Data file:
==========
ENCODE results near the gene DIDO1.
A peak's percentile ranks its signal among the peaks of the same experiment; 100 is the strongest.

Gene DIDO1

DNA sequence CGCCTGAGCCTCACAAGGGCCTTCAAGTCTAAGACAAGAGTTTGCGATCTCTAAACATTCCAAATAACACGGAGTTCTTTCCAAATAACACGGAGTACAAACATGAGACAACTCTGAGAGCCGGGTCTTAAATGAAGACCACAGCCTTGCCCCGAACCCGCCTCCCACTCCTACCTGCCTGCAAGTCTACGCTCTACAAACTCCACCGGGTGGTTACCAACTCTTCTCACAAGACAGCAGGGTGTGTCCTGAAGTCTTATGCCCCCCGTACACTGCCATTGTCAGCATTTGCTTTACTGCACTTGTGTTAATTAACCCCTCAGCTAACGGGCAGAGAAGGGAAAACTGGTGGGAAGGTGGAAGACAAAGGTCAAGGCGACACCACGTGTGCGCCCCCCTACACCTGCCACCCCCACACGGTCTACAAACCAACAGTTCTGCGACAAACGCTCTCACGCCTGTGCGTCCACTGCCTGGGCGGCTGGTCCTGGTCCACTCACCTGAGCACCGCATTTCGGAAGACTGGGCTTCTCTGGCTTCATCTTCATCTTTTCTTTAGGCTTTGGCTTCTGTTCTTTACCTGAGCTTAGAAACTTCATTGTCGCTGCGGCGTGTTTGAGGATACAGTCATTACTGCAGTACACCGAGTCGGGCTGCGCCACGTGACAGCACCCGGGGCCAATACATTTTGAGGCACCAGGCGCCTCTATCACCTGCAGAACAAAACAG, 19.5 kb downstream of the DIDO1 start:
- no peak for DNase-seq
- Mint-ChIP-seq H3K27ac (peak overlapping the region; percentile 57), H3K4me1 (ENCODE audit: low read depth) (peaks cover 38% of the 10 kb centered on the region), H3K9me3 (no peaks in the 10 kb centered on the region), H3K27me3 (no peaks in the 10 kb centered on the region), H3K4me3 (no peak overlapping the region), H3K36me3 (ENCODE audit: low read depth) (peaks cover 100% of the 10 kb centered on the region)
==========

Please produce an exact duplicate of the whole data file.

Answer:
ENCODE results near the gene DIDO1.
A peak's percentile ranks its signal among the peaks of the same experiment; 100 is the strongest.

Gene DIDO1

DNA sequence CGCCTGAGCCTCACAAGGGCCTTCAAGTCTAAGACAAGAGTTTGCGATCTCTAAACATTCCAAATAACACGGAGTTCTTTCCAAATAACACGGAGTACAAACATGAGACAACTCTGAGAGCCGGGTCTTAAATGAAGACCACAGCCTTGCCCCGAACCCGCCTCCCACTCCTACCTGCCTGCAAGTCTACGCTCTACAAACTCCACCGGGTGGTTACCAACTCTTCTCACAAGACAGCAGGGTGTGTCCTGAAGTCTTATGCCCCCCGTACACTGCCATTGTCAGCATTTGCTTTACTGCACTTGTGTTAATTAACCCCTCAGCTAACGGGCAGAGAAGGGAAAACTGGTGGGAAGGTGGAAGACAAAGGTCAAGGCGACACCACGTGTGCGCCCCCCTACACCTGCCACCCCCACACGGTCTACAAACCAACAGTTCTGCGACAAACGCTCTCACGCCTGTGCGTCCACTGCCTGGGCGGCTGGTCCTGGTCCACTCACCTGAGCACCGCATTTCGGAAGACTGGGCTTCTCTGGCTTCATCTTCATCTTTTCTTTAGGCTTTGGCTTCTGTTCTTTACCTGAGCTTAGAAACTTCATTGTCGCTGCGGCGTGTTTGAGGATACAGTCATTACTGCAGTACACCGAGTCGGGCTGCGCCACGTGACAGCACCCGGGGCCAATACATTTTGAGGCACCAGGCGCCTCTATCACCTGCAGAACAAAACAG, 19.5 kb downstream of the DIDO1 start:
- no peak for DNase-seq
- Mint-ChIP-seq H3K27ac (peak overlapping the region; percentile 57), H3K4me1 (ENCODE audit: low read depth) (peaks cover 38% of the 10 kb centered on the region), H3K9me3 (no peaks in the 10 kb centered on the region), H3K27me3 (no peaks in the 10 kb centered on the region), H3K4me3 (no peak overlapping the region), H3K36me3 (ENCODE audit: low read depth) (peaks cover 100% of the 10 kb centered on the region)